High Prevalence of Schistosoma japonicum and Fasciola gigantica in Bovines from Northern Samar, the Philippines

Gordon, Catherine A, Acosta, Luz P, Gobert, Gobert, Jiz, Mario, Olveda, Remigio M, Ross, Allen G, Gray, Darren J, Williams, Gail M, Harn, Donald, Li, Yuesheng and McManus, Donald P (2015) High Prevalence of Schistosoma japonicum and Fasciola gigantica in Bovines from Northern Samar, the Philippines. PLoS Neglected Tropical Diseases, 9 2: . doi:10.1371/journal.pntd.0003108


Author Gordon, Catherine A
Acosta, Luz P
Gobert, Gobert
Jiz, Mario
Olveda, Remigio M
Ross, Allen G
Gray, Darren J
Williams, Gail M
Harn, Donald
Li, Yuesheng
McManus, Donald P
Title High Prevalence of Schistosoma japonicum and Fasciola gigantica in Bovines from Northern Samar, the Philippines
Journal name PLoS Neglected Tropical Diseases   Check publisher's open access policy
ISSN 1935-2735
Publication date 2015-02-02
Year available 2015
Sub-type Article (original research)
DOI 10.1371/journal.pntd.0003108
Open Access Status DOI
Volume 9
Issue 2
Total pages 13
Place of publication San Francisco, United States
Publisher Public Library of Science
Collection year 2016
Language eng
Formatted abstract
The cause of zoonotic schistosomiasis in the Philippines is Schistosoma japonicum, which infects up to 46 mammalian hosts, including humans and bovines. In China, water buffaloes have been identified as major reservoir hosts for schistosomiasis japonica, contributing up to 75% of human transmission. In the Philippines, water buffaloes (carabao; Bubalus bubalis carabanesis) have, historically, been considered unimportant reservoirs. We therefore revisited the possible role of bovines in schistosome transmission in the Philippines, using the recently described formalin-ethyl acetate sedimentation (FEA-SD) technique and a qPCR assay to examine fecal samples from 153 bovines (both carabao and cattle) from six barangays in Northern Samar. A high prevalence of S. japonicum was found using qPCR and FEA-SD in both cattle (87.50% and 77.08%, respectively) and carabao (80.00% and 55.24%, respectively). The average daily egg output for each bovine was calculated at 195,000. High prevalence and infection intensity of F. gigantica was also found in the bovines by qPCR and FEA-SD (95.33% and 96.00%, respectively). The identification of bovines as major reservoir hosts for S. japonicum transmission suggests that bovine treatment and/or vaccination, as one becomes available, should be included in any future control program that aims to reduce the disease burden due to schistosomiasis in the Philippines.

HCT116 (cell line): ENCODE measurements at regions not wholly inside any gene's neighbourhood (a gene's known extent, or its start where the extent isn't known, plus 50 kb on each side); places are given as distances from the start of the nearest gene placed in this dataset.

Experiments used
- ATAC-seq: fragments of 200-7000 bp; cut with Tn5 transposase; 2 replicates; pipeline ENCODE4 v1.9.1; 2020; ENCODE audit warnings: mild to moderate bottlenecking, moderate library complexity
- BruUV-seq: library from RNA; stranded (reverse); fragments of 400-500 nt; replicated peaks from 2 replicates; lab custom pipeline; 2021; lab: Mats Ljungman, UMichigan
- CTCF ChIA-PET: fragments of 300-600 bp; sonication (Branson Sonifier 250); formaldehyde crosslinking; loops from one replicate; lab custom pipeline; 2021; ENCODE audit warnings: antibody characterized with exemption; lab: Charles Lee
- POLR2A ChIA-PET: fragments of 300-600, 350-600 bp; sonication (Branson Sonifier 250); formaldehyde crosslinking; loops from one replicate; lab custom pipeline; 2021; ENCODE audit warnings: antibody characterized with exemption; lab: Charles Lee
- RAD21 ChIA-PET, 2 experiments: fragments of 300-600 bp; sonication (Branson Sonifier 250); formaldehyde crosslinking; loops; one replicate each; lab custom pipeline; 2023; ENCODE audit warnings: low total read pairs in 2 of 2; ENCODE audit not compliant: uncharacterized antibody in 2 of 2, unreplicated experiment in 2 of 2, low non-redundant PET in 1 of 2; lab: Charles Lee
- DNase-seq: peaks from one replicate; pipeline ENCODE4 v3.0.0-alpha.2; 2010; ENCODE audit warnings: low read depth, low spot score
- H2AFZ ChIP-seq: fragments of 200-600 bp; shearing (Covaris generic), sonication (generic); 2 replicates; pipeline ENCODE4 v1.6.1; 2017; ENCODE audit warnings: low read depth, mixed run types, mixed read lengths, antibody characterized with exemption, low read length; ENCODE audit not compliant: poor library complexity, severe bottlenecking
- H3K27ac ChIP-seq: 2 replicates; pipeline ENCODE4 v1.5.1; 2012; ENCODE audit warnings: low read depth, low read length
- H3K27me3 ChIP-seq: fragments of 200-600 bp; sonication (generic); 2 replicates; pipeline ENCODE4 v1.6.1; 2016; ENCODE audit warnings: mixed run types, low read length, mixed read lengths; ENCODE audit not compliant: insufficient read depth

Q-Index Code C1
Q-Index Status Confirmed Code
Institutional Status UQ

Document type: Journal Article
Sub-type: Article (original research)
Collections: Official 2016 Collection
School of Public Health Publications
 
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